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Ref ID: 31713
Ref Type: Journal Article
Authors: van den Bergh, Gert D.
Mubroto, Bondan
Aziz, Fachroel
Sondaar, Paul Y.
de Vos, John
Title: Did Homo erectus reach the island of Flores?
Date: 1996
Source: Bulletin of the Indo-Pacific Prehistory Association
Notes: Proceedings of the 15th Congress of the Indo-Pacific Prehistory Association Chiang Mai, Thailand 5 to 12 January 1994
Abstract: On Flores stone artefacts have been found in situ in a fluvial sandstone layer pertaining to the Early to Middle Pleistocene Ola Bula Formation, near Mata Menge in Ngada District, East Nusa Tenggara Province, Indonesia. Paleomagnetic measurements indicate a transition from reverse to normal magnetic polarity in the 3 m thick interval just underneath the layer containing the artefacts. This transition presumably represents the Mauyama-Brunhes boundary and indicates an age of the least Middle Pleistocene for the artefact bearing layer. This relatively old age strongly suggests that the artefacts are the work of Homo erectus. The artefacts were found in association with fossil remains of Stegodon trigonocephalus florensis. Earlier excavation in the same layer by Verhoeven had already yielded numerous in situ artefacts, as well as fossil remains of S. trigonocephalus florensis and a giant murid, Hooijeromys nusatenggara. An older faunal association occurs at the base of the reversed magnetic polarity. It contains a pygmy Stegodon spec. C, a large tortoise and Varanus komodoensis. Though distinct in composition for unbalanced endemic island conditions, These results strongly suggest that Homo erectus was already able to cross a water barrier to reach the palaeo-island of Flores.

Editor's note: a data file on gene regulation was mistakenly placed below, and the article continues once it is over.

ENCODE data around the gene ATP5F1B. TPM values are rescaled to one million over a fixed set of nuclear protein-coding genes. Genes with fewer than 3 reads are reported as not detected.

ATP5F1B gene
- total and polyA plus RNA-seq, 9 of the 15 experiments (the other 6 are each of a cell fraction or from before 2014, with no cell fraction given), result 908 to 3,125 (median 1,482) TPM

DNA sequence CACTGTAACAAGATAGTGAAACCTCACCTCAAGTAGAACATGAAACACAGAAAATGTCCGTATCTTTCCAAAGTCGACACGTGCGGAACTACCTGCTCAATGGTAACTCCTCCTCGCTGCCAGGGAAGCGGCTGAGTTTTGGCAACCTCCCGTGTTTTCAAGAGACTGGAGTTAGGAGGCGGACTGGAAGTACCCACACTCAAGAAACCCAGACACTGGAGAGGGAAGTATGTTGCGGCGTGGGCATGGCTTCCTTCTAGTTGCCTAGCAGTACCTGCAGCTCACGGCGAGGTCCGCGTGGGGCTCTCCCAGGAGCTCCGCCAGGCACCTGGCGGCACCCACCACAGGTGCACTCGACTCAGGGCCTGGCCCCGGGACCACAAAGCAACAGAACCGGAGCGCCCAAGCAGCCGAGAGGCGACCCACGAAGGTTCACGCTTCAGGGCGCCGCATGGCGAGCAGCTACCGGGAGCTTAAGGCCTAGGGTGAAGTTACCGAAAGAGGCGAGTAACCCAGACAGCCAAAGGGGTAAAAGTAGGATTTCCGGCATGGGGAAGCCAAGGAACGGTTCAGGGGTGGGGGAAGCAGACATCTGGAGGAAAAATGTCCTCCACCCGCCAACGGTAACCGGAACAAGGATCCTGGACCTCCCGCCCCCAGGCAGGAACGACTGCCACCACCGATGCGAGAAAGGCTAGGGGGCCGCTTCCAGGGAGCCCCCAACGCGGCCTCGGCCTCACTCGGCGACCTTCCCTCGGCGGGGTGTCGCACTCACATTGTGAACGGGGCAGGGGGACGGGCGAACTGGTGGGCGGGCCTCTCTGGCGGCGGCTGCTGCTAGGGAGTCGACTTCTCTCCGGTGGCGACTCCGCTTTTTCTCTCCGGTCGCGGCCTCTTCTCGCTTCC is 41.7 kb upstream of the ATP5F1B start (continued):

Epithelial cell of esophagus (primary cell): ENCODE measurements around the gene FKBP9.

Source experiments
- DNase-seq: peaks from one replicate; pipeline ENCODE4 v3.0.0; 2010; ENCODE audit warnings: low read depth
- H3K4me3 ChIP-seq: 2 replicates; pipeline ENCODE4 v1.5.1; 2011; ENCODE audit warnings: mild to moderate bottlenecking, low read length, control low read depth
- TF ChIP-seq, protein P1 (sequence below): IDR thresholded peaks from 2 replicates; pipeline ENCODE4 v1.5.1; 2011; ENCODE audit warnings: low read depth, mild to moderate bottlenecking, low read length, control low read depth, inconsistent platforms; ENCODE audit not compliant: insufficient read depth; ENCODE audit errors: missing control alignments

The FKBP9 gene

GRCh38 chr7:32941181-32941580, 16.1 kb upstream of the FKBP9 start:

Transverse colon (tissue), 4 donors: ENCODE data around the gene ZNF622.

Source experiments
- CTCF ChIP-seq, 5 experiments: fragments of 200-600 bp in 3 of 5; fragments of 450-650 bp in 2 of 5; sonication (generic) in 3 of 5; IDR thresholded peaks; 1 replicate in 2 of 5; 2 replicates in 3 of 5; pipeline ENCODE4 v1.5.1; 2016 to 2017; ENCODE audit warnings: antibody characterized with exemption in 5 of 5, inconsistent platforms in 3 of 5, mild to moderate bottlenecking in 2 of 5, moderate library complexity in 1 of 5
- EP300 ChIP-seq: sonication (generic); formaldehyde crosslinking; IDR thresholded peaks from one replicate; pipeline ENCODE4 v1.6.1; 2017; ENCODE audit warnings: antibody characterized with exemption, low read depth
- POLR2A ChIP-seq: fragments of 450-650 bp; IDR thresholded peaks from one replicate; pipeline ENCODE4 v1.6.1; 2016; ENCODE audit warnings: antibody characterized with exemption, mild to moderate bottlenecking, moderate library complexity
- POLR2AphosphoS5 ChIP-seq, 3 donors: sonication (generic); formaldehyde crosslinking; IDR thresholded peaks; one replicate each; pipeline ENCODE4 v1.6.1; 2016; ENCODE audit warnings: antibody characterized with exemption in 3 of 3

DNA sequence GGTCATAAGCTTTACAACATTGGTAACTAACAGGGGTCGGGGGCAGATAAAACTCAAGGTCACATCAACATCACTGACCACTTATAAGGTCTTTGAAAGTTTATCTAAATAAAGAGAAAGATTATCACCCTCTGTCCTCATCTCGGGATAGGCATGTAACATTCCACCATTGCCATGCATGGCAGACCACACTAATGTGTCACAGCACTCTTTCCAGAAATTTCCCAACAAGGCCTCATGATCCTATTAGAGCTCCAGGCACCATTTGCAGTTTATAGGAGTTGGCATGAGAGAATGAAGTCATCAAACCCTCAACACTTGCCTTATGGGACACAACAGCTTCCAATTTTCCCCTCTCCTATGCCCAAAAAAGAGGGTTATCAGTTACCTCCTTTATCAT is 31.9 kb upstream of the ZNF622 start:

Date Created: 10/19/2003
Volume: 14
Page Start: 27
Page End: 36